Mr. Yancey and Mr. Brand say that maintaining the love, patience, and other qualities of the Spirit cited in the New Testament have a strong effect on healing the body. The Spirit, they say, ``uses the natural milieu - the mind, nerves, and hormonal systems that control all cells - to accomplish his work. The channels of the mind open up wonderful opportunities for Christians, for we can indeed assist the healing process in each other.''
While medicine has long dominated the field of health care, it has also opened the door to doubts and questions. Doctors themselves are beginning to challenge the shortcomings of some of their methods and even the imposition of sophisticated medical practices on patients who do not want them. Many physicians criticize the overuse of hospitals, surgery, and laboratory tests.
A few sociologists researching the field of Christian healing and health care are coming to the conclusion that the medical fraternity can no longer ignore the many healings taking place in religious settings.
``The medical establishment must come to grips with the voluminous claims of those who have experienced spiritual healing and testify that it works,'' says Anson Shupe, chairman of the anthropology and sociology department of Indiana University-Purdue University at Fort Wayne. ``Simplistic mob psychology explanations about mass delusion will not do. For an unknown but seemingly significant proportion of the population, the medical profession's hard-won credibility has been called into question. The medical model has more limitations than its promoters wish to admit....''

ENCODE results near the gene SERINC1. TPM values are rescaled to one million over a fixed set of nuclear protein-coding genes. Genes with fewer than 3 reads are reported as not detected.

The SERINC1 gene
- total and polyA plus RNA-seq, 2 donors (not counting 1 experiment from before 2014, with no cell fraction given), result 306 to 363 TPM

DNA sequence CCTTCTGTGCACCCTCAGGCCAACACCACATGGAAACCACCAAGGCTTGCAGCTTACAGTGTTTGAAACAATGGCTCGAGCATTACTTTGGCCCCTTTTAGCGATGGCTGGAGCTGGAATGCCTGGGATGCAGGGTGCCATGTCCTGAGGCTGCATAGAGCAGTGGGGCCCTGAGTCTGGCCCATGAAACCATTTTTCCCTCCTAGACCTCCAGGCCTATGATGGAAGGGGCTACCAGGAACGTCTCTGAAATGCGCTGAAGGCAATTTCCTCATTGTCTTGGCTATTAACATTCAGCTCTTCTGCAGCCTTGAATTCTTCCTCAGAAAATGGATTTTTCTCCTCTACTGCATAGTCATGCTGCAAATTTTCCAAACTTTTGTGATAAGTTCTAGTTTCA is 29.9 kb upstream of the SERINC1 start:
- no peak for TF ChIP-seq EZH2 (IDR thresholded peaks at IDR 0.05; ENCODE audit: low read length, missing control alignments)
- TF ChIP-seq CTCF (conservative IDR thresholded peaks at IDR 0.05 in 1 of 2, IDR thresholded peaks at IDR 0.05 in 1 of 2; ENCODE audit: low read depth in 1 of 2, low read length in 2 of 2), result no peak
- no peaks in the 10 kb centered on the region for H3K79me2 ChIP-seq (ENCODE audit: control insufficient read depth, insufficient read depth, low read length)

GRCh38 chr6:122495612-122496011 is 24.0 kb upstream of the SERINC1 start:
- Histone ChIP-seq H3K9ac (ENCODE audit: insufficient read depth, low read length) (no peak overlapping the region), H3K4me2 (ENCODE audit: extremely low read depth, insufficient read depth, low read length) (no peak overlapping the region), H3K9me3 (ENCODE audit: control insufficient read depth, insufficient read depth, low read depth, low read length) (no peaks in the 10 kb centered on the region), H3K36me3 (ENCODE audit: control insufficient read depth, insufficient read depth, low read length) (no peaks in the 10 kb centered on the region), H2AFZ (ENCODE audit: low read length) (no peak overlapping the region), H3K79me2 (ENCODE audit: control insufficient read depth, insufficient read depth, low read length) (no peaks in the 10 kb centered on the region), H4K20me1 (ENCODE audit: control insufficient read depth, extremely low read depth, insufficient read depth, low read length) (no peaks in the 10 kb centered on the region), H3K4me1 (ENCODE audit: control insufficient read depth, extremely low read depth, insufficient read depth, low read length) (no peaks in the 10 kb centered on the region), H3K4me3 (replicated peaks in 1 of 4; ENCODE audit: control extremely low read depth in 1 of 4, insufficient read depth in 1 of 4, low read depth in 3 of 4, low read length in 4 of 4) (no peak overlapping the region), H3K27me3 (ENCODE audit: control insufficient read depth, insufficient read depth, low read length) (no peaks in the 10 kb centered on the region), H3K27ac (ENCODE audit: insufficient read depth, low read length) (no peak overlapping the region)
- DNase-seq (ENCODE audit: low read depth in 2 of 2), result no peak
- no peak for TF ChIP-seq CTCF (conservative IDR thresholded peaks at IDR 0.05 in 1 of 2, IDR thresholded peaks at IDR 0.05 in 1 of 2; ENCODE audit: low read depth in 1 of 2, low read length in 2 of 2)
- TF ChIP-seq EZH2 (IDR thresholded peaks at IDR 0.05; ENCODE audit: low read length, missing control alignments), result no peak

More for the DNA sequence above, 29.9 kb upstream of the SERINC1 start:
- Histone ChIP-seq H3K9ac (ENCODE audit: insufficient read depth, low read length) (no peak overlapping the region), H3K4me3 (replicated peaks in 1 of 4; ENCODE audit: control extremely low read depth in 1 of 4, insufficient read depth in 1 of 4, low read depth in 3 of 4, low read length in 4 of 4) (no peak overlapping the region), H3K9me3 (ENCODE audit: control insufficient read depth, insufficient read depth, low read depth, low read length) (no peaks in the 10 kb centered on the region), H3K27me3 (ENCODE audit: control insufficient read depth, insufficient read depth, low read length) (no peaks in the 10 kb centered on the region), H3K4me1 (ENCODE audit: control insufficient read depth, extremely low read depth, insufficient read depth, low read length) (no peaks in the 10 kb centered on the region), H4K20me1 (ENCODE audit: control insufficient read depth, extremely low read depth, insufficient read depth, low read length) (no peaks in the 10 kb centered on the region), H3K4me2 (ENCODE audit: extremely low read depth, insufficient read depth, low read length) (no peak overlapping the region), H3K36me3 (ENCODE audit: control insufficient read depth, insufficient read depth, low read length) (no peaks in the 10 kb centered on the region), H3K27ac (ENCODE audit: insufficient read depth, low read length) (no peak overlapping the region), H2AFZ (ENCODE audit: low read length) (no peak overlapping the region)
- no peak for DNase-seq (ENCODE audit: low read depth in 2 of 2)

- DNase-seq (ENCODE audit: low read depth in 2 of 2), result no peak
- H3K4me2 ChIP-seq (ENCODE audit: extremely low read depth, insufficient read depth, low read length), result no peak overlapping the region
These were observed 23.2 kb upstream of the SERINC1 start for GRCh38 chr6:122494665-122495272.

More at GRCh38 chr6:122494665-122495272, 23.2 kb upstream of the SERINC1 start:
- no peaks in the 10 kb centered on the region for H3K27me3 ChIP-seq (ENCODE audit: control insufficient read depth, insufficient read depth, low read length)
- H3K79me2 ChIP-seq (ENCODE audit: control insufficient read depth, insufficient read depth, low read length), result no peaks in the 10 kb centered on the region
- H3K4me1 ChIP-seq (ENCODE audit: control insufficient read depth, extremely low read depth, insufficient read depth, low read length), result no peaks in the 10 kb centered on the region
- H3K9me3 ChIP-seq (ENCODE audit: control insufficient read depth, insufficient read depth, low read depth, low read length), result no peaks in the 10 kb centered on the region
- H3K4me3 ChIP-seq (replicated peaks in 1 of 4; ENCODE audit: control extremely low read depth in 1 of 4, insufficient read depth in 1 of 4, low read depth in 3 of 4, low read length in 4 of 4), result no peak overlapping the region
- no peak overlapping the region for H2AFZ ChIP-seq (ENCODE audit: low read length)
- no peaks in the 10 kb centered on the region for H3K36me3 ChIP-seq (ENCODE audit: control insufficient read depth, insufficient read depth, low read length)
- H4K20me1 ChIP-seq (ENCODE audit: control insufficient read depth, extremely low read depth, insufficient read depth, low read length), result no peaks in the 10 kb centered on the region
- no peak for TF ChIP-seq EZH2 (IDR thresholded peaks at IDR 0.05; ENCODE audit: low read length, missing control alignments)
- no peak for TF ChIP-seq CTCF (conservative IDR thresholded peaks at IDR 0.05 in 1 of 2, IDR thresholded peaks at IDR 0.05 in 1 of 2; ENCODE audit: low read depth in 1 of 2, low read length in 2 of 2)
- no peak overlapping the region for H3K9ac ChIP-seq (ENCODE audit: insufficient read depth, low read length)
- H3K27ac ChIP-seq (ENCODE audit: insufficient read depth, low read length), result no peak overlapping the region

Occasionally, an individual in the field of Christian healing will suggest that spiritual healing requires relying more on God as the healing power, and moving away from medical assistance.
``Christian healing is determinately different from medical practice, different not in degree but in kind,'' writes Michael Drury in her book ``Every Whit Whole: the adventure of spiritual healing.'' ``Therapeutics searches for a cause and removes it; metaphysics seeks to gain a fresh view which in turn alters the appearance....''
Ms. Drury, an author with a deep interest in healing through prayer, says she does not suggest that a person forsake medical treatment. But, she adds, ``I am bound to say that full-scale spiritual healing would lead that way.''
WHILE most clergy in the healing movement would not accept such a conclusion, a few are raising questions about the impact of medical diagnoses. The Rev. John Wimber, author of ``Power Healing,'' fully supports medical treatment and urges people for whom he prays to seek medical aid. But he also observes that physicians often discourage healing by telling patients they will not improve or by forecasting the odds for their recovery.
``So well-intended words from doctors may create formidable obstacles to healing,'' Pastor Wimber writes. ``In many instances the Holy Spirit heals the physical damage only after the power of the doctor's words is broken.''